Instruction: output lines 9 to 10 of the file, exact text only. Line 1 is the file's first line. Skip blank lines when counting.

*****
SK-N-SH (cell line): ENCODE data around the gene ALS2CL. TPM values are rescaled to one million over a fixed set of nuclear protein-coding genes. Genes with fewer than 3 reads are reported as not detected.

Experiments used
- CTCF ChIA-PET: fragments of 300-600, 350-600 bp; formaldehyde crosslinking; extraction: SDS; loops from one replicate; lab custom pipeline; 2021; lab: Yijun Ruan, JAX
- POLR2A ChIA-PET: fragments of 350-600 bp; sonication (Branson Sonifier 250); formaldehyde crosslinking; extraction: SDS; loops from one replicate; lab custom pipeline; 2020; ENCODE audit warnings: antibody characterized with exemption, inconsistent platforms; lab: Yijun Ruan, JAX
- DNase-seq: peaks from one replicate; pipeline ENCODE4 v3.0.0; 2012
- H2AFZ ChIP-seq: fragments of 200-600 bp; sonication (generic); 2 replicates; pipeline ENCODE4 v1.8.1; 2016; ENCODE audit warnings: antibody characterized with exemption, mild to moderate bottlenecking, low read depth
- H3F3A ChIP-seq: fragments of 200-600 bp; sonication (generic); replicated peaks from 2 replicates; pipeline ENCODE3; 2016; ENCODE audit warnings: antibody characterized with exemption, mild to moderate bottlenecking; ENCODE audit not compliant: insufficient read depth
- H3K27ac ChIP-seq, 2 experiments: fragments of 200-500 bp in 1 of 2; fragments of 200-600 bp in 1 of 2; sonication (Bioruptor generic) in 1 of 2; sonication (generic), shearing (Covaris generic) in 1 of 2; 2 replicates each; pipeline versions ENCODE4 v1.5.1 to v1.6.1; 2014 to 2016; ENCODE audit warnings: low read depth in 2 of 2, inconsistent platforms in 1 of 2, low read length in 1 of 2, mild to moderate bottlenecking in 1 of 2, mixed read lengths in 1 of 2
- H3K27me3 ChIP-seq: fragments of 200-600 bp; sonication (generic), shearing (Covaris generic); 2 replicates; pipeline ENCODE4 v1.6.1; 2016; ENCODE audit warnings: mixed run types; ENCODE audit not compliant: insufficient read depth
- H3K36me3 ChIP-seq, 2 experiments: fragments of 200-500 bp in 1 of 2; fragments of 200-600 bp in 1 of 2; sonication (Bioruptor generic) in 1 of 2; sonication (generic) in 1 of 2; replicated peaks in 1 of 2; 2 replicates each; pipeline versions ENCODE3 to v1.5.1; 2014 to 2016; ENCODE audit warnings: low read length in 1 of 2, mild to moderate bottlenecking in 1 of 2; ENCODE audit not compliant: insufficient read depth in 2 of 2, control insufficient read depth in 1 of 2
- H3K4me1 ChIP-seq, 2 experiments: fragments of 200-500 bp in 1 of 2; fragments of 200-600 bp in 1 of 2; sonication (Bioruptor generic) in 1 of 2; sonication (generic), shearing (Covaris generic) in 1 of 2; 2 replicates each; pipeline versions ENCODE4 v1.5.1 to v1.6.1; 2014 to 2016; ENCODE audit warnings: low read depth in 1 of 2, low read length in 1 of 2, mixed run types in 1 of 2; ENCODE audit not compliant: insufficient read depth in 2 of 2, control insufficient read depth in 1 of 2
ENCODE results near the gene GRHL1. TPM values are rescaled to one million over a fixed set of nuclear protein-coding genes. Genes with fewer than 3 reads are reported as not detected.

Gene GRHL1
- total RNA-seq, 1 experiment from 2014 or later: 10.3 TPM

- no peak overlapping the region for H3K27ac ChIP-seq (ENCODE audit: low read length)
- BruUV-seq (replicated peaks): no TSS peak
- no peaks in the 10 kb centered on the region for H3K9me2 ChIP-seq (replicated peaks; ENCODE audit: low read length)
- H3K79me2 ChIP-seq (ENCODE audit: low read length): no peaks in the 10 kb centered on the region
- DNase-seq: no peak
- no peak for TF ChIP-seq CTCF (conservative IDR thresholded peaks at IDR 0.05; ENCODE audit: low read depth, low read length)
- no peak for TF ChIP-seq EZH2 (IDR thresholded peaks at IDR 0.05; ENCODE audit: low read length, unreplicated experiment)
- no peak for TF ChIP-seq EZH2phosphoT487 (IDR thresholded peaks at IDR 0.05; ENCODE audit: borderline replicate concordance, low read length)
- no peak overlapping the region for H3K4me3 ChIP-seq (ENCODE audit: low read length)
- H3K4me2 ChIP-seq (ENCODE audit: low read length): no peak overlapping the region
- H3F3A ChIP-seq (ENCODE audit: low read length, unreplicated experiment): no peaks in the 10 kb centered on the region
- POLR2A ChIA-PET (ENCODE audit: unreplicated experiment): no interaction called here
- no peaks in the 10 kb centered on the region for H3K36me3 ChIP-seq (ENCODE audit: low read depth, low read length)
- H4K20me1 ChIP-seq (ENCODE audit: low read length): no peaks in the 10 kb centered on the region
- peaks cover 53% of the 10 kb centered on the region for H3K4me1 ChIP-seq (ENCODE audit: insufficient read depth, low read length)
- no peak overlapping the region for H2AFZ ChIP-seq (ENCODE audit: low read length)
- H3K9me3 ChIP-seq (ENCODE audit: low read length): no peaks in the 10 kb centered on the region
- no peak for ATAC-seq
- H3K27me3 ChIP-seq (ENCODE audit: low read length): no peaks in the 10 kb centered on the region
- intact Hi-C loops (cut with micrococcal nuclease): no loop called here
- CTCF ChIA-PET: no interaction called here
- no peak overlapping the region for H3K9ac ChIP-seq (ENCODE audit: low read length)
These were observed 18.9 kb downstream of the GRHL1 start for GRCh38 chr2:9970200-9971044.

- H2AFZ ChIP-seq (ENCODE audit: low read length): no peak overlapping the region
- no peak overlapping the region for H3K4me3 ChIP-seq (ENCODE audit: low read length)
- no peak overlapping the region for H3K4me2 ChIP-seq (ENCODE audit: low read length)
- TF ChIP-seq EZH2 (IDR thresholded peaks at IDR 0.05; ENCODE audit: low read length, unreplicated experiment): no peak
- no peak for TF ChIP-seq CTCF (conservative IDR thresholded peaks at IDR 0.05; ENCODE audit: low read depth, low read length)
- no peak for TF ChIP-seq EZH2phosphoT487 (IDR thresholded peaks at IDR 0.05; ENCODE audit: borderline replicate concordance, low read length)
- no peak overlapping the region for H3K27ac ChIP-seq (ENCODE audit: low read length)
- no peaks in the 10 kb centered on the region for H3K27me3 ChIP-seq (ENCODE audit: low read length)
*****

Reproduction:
- H3K27me3 ChIP-seq: fragments of 200-600 bp; sonication (generic), shearing (Covaris generic); 2 replicates; pipeline ENCODE4 v1.6.1; 2016; ENCODE audit warnings: mixed run types; ENCODE audit not compliant: insufficient read depth
- H3K36me3 ChIP-seq, 2 experiments: fragments of 200-500 bp in 1 of 2; fragments of 200-600 bp in 1 of 2; sonication (Bioruptor generic) in 1 of 2; sonication (generic) in 1 of 2; replicated peaks in 1 of 2; 2 replicates each; pipeline versions ENCODE3 to v1.5.1; 2014 to 2016; ENCODE audit warnings: low read length in 1 of 2, mild to moderate bottlenecking in 1 of 2; ENCODE audit not compliant: insufficient read depth in 2 of 2, control insufficient read depth in 1 of 2